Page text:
This is tutorial is not intended to be a guide for learning C language or about the STM32 platform. It’s primary target is to provide developers a concise guide about integrating peripheral modules and features into active applications.
If you are a beginner, I would recommend you look into an STM32 Project Setup guide like this one.
Serial Peripheral Interface is a communication protocol for sending and receiving data between many devices in a serial and synchronous method. It can be a 4 channel or a 3-channel method depending on the users choice of configuration.
The most popular one is 3-channel, with MOSI, MISO and SCK. MOSI (Master Out Slave In), writes data to a slave device. MISO (Master In Slave Out) reads data from slave device. SCK is the clock signal which synchronizes communication between devices. Devices like IMU, Motor Control Units and Sensor interfaces use SPI.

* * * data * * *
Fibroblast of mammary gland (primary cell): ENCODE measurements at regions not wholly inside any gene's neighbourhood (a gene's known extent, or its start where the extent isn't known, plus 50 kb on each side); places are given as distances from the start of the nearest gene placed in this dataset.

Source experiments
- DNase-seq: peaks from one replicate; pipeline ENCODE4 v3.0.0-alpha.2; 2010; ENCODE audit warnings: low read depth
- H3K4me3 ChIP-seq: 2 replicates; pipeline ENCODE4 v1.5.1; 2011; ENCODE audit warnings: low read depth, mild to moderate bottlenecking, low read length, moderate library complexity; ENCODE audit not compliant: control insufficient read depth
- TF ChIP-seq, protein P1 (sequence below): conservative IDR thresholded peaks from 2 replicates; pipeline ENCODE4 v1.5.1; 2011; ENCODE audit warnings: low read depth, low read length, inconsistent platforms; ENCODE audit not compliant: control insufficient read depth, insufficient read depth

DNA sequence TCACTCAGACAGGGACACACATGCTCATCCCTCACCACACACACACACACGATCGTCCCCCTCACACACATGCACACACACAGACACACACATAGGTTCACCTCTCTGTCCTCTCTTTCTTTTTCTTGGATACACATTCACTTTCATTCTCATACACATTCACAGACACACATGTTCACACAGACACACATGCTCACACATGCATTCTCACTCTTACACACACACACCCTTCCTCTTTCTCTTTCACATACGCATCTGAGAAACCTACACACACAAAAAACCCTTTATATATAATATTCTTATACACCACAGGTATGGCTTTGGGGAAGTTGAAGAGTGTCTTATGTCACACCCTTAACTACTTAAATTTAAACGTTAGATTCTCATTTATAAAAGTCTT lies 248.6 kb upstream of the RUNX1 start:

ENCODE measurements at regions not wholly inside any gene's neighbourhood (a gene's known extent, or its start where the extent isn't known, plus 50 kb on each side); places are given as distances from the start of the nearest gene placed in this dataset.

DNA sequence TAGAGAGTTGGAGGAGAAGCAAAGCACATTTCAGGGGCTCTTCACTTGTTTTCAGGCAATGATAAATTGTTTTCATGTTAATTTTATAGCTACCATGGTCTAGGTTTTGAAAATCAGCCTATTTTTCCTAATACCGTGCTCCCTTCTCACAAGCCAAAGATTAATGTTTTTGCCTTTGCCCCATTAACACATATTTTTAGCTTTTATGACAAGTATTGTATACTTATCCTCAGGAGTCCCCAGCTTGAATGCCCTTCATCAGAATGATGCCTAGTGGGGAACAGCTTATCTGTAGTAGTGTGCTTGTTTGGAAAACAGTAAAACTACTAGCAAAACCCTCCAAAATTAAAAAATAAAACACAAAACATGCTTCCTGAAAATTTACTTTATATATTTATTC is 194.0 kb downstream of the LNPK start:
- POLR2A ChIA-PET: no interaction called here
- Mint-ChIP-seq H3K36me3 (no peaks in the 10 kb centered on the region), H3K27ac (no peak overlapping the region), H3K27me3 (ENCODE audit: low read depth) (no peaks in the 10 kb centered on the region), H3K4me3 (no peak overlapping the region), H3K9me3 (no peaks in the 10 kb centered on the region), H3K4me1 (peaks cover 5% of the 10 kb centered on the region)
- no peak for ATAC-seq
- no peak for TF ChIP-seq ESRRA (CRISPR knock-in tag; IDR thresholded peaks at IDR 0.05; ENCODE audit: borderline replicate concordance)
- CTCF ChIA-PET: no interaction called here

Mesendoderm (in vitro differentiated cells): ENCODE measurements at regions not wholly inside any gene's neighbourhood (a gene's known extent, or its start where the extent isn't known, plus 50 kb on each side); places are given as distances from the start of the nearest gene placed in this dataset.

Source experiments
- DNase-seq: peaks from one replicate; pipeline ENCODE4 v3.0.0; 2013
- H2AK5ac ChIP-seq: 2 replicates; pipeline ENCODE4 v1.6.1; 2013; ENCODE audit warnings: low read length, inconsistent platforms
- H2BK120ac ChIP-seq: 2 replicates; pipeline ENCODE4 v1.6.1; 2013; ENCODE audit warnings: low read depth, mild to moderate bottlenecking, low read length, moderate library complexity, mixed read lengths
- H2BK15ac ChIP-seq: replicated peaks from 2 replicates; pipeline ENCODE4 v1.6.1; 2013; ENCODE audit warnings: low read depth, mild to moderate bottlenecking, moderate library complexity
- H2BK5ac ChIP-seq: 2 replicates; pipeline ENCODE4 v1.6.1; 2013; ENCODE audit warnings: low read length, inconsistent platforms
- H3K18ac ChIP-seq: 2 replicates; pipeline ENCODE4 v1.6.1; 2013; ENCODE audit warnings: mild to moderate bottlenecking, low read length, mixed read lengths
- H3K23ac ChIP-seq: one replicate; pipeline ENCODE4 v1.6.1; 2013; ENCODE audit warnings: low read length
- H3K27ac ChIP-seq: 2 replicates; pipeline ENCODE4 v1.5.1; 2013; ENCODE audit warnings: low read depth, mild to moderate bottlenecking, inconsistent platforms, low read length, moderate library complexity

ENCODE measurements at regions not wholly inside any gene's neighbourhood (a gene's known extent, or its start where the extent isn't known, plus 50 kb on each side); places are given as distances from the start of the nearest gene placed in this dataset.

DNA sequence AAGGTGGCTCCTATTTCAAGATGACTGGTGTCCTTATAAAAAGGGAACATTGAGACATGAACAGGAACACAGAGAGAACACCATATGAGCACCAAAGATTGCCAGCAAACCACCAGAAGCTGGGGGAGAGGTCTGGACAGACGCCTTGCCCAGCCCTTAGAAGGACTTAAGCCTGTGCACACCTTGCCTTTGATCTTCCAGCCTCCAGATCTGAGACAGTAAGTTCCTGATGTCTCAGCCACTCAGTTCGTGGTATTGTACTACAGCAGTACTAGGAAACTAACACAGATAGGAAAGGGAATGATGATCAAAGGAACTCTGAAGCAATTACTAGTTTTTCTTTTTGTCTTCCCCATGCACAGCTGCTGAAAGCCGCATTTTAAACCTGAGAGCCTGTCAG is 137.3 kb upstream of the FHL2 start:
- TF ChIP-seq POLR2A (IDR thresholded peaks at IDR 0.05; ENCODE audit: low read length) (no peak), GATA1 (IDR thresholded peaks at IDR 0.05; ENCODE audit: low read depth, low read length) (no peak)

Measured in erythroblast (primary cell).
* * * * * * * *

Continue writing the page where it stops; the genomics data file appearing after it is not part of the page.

There may also be the IRQ pin for interrupt and CS/SS for Chip Enable on SPI devices.
The initialization process for STM32 peripherals is handled by the Cube IDE. Once that is done, the code generator gives a main.c file with the SPI_Init() function configured as per the settings you mention in the Cube IDE File.
In the F407 Dev Kit we have SPI1 enabled by default. The generated code will therefore have SPI1_Init() function in the main.c file and also have it called.
The configuration will follow the same parameters you have set in the Peripheral Config Tab.
The generator will also create an SPI typedef handle. We can now use SPI API functions by using this handle as a reference.
SPI in STM32 can be done in 3 methods.
HAL_SPI_Transmit (SPI_HandleTypeDef *hspi, uint8_t * pData, uint16_t Size, uint32_t Timeout)
HAL_SPI_Receive (SPI_HandleTypeDef *hspi, uint8_t * pData, uint16_t Size, uint32_t Timeout)
In this tutorial, we discussed the methods for using SPI API from CMSIS-HAL library for reading and writing to SPI devices.